The Metropolitan Archbishop of Bamenda, Andrew Nkea Fuanya said he was dismayed by the indifference of the world to the conflict in the English-speaking territories of Cameroon.
Vatican News English Africa Service.
“In many other parts of the world where there is an ongoing conflict, if someone dies or if there are attacks, the press all over the planet is talking about it. In Cameroon, clashes, killings, massacres or kidnappings have taken place every day for years, but no one talks about them. Obviously, no one is interested in them, and this increases our suffering, ”observed Bishop Andrew Nkea Fuanya. He spoke to Agenzia Fides.
What is the Anglophone conflict?
The Anglophone crisis, sometimes referred to as the Ambazonian War or Cameroonian Civil War, is an armed conflict in the Anglophone territories of Cameroon. The English speaking regions of Cameroon are the South West and North West regions. They represent around twenty percent of the Cameroonian population.
The current conflict has spiraled out of control following the 2016-17 Cameroonian protests against marginalization. The protests were forcibly suppressed by the Cameroonian authorities. The result was a small-scale insurgency that has since broken out and spread to most of the English-speaking regions. Political observers say the violence has recently escalated.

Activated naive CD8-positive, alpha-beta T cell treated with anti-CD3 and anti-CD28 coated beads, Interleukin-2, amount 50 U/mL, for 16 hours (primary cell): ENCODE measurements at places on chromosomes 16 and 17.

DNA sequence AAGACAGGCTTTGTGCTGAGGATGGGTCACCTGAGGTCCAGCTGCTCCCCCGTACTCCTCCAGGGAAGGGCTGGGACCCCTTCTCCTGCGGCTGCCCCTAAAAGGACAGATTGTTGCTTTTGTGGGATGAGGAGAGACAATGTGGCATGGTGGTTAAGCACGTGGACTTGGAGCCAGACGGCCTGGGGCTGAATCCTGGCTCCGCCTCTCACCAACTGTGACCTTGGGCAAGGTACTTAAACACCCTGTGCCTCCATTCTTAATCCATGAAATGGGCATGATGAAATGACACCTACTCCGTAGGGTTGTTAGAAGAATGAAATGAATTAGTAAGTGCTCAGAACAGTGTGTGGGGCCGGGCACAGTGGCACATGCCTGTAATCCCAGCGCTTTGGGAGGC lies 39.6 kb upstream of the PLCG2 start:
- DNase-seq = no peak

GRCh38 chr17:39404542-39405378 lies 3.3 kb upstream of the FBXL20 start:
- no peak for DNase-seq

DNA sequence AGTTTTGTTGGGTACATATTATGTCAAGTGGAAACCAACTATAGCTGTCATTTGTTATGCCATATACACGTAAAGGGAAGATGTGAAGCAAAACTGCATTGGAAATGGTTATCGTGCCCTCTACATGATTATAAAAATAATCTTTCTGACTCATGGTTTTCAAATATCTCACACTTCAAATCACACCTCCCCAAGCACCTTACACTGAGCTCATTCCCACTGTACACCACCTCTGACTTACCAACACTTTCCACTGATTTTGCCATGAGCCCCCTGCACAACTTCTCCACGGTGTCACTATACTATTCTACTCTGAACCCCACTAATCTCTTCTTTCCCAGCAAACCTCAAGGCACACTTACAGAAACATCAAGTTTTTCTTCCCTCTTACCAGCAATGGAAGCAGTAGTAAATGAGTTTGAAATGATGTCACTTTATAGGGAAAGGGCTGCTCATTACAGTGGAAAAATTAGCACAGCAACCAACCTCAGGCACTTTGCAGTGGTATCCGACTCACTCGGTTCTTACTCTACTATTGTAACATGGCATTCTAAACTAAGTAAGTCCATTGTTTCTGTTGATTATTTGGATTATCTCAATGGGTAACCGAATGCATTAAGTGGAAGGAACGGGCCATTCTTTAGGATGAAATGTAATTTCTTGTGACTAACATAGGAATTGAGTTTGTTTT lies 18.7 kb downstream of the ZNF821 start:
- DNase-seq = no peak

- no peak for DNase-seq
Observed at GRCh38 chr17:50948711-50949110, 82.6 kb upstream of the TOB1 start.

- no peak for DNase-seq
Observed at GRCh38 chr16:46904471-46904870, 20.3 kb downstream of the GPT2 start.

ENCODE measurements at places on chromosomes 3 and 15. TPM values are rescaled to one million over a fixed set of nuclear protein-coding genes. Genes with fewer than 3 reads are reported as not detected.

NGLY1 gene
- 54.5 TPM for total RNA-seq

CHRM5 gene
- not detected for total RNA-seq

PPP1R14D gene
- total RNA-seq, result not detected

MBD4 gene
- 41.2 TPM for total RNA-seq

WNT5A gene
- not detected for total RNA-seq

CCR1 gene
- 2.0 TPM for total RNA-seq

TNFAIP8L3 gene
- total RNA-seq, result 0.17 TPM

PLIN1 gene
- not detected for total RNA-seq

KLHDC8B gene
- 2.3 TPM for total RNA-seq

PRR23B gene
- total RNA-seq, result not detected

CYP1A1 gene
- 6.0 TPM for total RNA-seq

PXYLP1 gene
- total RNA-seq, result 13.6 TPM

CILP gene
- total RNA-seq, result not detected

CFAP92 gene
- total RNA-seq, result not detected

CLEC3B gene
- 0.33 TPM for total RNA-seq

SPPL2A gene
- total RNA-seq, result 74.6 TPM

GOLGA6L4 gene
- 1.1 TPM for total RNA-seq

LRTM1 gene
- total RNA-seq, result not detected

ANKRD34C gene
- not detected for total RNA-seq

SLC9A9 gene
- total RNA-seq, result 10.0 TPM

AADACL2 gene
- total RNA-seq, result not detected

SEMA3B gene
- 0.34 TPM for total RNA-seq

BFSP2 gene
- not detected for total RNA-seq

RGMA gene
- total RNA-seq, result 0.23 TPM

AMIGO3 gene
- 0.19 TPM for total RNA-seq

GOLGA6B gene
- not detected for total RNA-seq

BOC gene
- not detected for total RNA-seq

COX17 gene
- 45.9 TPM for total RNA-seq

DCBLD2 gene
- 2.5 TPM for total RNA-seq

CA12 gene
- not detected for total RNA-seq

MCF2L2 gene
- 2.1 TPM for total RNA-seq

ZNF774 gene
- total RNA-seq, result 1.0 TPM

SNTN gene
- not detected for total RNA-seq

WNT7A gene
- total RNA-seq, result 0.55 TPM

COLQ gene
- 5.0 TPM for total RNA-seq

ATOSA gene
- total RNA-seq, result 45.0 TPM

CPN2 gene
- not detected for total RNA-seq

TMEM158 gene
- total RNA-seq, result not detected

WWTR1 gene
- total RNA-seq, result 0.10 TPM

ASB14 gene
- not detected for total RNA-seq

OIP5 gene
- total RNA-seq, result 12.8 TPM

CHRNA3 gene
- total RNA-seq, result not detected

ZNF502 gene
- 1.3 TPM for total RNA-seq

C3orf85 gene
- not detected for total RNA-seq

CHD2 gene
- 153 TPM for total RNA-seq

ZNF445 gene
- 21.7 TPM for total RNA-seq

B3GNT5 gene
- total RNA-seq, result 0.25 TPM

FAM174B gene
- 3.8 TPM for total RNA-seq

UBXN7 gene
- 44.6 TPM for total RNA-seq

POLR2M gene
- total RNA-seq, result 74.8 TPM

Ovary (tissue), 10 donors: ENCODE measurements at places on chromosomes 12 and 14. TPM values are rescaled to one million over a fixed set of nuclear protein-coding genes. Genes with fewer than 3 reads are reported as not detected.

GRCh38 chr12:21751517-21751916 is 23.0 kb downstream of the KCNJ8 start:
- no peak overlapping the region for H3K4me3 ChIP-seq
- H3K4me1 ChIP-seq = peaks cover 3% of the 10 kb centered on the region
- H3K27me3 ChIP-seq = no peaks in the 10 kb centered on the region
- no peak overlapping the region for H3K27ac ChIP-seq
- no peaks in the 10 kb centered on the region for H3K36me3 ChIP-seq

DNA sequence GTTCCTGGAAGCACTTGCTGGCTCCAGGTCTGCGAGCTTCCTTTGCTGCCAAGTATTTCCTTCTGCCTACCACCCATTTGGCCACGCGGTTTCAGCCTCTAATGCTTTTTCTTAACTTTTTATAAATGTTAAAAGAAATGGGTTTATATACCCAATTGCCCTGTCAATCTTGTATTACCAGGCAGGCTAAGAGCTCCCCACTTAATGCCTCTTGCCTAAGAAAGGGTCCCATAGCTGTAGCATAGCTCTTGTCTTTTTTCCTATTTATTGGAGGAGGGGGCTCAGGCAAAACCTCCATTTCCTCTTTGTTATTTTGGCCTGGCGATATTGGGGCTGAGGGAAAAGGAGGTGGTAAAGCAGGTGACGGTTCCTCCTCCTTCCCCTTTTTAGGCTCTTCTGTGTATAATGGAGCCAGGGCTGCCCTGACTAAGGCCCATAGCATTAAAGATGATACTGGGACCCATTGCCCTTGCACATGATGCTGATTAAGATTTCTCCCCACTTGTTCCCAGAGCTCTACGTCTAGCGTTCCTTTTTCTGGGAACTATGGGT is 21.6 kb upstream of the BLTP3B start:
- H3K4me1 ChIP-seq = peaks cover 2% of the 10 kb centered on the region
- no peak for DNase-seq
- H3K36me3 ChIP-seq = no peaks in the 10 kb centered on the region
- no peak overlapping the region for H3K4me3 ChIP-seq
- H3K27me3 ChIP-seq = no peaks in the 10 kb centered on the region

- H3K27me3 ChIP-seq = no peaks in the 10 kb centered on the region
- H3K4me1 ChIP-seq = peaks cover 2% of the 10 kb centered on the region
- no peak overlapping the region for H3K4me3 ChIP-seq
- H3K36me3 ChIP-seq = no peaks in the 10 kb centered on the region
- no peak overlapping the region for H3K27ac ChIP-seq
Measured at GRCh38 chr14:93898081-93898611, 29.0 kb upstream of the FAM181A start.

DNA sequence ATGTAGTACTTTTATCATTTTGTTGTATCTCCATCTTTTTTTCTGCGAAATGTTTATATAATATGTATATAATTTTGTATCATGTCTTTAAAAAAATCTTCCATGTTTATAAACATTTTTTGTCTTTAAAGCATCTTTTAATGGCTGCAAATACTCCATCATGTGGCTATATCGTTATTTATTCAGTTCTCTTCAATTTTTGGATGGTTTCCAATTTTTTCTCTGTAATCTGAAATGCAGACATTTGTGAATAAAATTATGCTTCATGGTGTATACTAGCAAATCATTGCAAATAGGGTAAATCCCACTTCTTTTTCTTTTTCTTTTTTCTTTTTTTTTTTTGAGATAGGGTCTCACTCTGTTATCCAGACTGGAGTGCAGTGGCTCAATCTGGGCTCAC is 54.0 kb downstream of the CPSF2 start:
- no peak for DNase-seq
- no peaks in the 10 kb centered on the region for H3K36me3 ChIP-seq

The insurgents known as Amba boys combat security forces seek to form a separate state called Ambazonia.
The indifference of the world is disturbing
Bishop Nkea is saddened by the general silence of the international community in the face of the conflict in Cameroon.
Over the past five years, the conflict has claimed thousands of lives and created internally displaced families. Over a million people have fled and become refugees in Nigeria.
People just want a normal life
“The political situation is still very difficult and the crisis continues. There is no way out. Violence is increasing, and more and more weapons are circulating among the separatists. The population is exhausted. They don’t want war anymore. They just want a normal life.
The Church and other religious communities in the region say they are committed to promoting dialogue and national reconciliation.
No alternative to dialogue
“There is a platform of religious leaders who is now a point of reference for any dialogue. We speak directly to the government and then to the Amba boys. We meet them secretly, and we are in constant contact. In the meantime, we are also trying to talk to the independence leaders (Ambazonia) of the diaspora. They are important because they are very influential people. Although carried out with great difficulty, the dialogue is bearing fruit, such as the reopening of schools. Today, 60% of young people attend school regularly, ”said Bishop Nkea.
The Archbishop of Bamenda added: “This conflict can never be resolved by arms. There is no alternative to dialogue, ”he stressed.